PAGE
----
Scott Morrison, the federal shadow immigration minister, told a Sydney meeting of about 3000 Coptic Christian Australians that the plight of the Copts in Egypt should be brought before the United Nations and before the Australian parliament.
Morrison was joined on the speakers’ platform in Martin Place by a number of other prominent politicans.
Liberal Senator Concetta Fierravanti-Wells brought a personal message of support for the Copts from Liberal leader Tony Abbott. David Clarke, parliamentary secretary for Justice in the newly-elected Liberal State government of NSW, and Marie Ficarra, parliamentary secretary to the NSW State Premier Barry O’Farrell, were others to deliver powerful addresses in the Coptic cause.
Clarke led the crowd in chants of ‘no more Christian blood!’ and lambasted the Egyptian government for looking away from the serial kidnappings and forced conversions of Christian girls to Islam. Ficarra, a frequent visitor to Egypt, spoke with deep emotion about ‘the murders, the rapes, the enforced religious conversions’ of young Coptic women in Egypt in recent times.
The presence of State Labor MP Greg Donnelly and Christian Democrat Peter Madden on the speakers’ slate almost made it an all-party gathering (the Greens being the unsurprising absentees).
Yet remarkably, a week after the event (held on Saturday, May 21), no Australian media organization has reported the presence there of any politician, let alone such a broadly representative show of political support. Both the ABC and SBS did briefly note that a Coptic protest had taken place in Sydney, but curiously omitted any reference to the prominent politicians who took part.
Ever since the fall of Mubarak in early February, the Copts in Egypt have been subject to levels of murder, mayhem and property destruction by rampaging Muslim mobs – passively observed by the Egyptian military – that are unprecedented in modern Egyptian history.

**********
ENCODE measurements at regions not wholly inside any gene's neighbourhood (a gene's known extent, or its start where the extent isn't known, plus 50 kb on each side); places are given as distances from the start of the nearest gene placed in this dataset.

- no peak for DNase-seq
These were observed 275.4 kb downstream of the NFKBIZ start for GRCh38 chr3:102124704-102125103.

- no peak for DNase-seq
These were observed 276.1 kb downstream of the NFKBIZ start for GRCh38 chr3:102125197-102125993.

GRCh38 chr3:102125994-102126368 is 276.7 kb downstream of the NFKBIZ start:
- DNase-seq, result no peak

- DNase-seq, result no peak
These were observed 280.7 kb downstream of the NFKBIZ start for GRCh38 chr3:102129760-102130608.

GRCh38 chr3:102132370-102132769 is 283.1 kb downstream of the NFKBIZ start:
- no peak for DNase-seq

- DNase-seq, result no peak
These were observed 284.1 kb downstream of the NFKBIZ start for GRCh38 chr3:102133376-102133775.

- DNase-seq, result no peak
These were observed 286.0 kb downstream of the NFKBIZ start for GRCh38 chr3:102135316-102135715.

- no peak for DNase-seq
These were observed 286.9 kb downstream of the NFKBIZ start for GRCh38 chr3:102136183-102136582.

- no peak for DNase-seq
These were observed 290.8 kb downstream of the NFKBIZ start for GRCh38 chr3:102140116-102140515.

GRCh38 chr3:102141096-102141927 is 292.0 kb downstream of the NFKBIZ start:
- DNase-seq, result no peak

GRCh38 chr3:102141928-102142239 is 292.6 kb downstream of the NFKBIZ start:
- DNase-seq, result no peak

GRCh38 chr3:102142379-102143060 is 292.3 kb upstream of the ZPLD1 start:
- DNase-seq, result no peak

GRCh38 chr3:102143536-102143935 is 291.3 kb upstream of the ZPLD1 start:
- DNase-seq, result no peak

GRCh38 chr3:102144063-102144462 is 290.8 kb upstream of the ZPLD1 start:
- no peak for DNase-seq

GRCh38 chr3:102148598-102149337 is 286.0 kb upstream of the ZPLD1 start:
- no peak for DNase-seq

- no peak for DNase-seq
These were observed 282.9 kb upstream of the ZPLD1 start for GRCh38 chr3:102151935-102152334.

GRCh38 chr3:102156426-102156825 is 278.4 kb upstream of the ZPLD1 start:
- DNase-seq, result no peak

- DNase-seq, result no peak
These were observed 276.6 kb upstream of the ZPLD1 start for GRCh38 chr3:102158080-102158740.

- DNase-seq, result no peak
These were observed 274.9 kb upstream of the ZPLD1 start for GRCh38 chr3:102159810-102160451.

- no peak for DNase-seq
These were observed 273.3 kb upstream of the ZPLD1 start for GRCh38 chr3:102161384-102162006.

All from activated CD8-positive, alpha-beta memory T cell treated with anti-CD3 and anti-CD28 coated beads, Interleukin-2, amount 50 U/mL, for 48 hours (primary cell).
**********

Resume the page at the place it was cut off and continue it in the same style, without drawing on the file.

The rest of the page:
Morrison called on foreign minister Kevin Rudd to report to parliament on what the Australian government is doing to help the Copts. He also reiterated pledges that an Abbott government would reinstate a program of the last Liberal government to give refuge to Copts who are fleeing persecution in Egypt. Under the Labor government, this program appears to have lapsed.
The upsurge of religious violence in Egypt is the culmination of 40 years of growing anti-Coptic hostility, accompanying the resurgence of Islamism over that period.
Australian Coptic Association president Peter Tadros told the meeting that the UN should institute programs to bring aid to the Coptic victims of persecution in Egypt. Thousands of Copts had been forced by violent Muslim mobs to flee their homes in towns and villages. Tadros said that many are now forced to live on garbage dumps in Cairo.
The Copts, descendants of the ancient Pharaonic Egyptians and predominantly Christian since around the third century AD, number by most estimates around 8 million people (or 10 per cent of the total Egyptian population). That population is more than double the number of Palestinians in the territories of the West Bank and Gaza. But there is no Christian equivalent of the Organisation of the Islamic Conference – the 57-nation Islamic power bloc –– to impose a ‘Coptic issue’ on the agenda of the United Nations and its legions of affiliated NGOs.
Nor are there any UN agencies spending millions of dollars on increasing ‘media awareness‘ of the plight of the Copts , even though they are an indigenous people treated like hostile aliens in their own homeland.
Tadros pointed out that western governments, led by the United States, are well aware of the Egyptian government’s tolerance of anti-Coptic violence, yet offer only muted protests while continuing to provide the Egyptian government with billions of dollars in official aid.
Ficarra told the Copts that Australians would ‘stand together’ on the Coptic issue, and pledged that ‘we will make our voices heard internationally’.